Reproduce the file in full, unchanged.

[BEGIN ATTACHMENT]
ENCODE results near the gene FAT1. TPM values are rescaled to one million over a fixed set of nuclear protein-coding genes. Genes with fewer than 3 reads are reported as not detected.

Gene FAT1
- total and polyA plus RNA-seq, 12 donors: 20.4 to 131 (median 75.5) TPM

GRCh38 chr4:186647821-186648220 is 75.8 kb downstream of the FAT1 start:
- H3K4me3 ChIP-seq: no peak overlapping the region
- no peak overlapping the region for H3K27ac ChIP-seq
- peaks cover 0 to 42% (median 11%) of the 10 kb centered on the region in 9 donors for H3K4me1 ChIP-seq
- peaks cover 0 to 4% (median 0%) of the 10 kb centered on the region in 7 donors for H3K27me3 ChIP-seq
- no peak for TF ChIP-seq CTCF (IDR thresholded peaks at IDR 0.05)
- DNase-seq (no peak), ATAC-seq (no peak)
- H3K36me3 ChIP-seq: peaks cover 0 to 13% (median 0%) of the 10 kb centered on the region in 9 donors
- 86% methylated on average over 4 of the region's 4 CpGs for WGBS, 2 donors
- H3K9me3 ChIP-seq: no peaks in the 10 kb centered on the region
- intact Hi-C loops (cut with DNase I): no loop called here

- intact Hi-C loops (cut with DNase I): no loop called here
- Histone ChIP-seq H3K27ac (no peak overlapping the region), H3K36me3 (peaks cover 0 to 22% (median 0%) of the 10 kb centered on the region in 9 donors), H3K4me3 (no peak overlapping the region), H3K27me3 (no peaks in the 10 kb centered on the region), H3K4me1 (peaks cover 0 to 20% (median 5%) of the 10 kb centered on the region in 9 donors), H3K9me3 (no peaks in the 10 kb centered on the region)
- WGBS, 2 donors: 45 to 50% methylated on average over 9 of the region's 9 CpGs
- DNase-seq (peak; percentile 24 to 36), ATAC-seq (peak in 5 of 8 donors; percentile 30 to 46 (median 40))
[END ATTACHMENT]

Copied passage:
ENCODE results near the gene FAT1. TPM values are rescaled to one million over a fixed set of nuclear protein-coding genes. Genes with fewer than 3 reads are reported as not detected.

Gene FAT1
- total and polyA plus RNA-seq, 12 donors: 20.4 to 131 (median 75.5) TPM

GRCh38 chr4:186647821-186648220 is 75.8 kb downstream of the FAT1 start:
- H3K4me3 ChIP-seq: no peak overlapping the region
- no peak overlapping the region for H3K27ac ChIP-seq
- peaks cover 0 to 42% (median 11%) of the 10 kb centered on the region in 9 donors for H3K4me1 ChIP-seq
- peaks cover 0 to 4% (median 0%) of the 10 kb centered on the region in 7 donors for H3K27me3 ChIP-seq
- no peak for TF ChIP-seq CTCF (IDR thresholded peaks at IDR 0.05)
- DNase-seq (no peak), ATAC-seq (no peak)
- H3K36me3 ChIP-seq: peaks cover 0 to 13% (median 0%) of the 10 kb centered on the region in 9 donors
- 86% methylated on average over 4 of the region's 4 CpGs for WGBS, 2 donors
- H3K9me3 ChIP-seq: no peaks in the 10 kb centered on the region
- intact Hi-C loops (cut with DNase I): no loop called here

- intact Hi-C loops (cut with DNase I): no loop called here
- Histone ChIP-seq H3K27ac (no peak overlapping the region), H3K36me3 (peaks cover 0 to 22% (median 0%) of the 10 kb centered on the region in 9 donors), H3K4me3 (no peak overlapping the region), H3K27me3 (no peaks in the 10 kb centered on the region), H3K4me1 (peaks cover 0 to 20% (median 5%) of the 10 kb centered on the region in 9 donors), H3K9me3 (no peaks in the 10 kb centered on the region)
- WGBS, 2 donors: 45 to 50% methylated on average over 9 of the region's 9 CpGs
- DNase-seq (peak; percentile 24 to 36), ATAC-seq (peak in 5 of 8 donors; percentile 30 to 46 (median 40))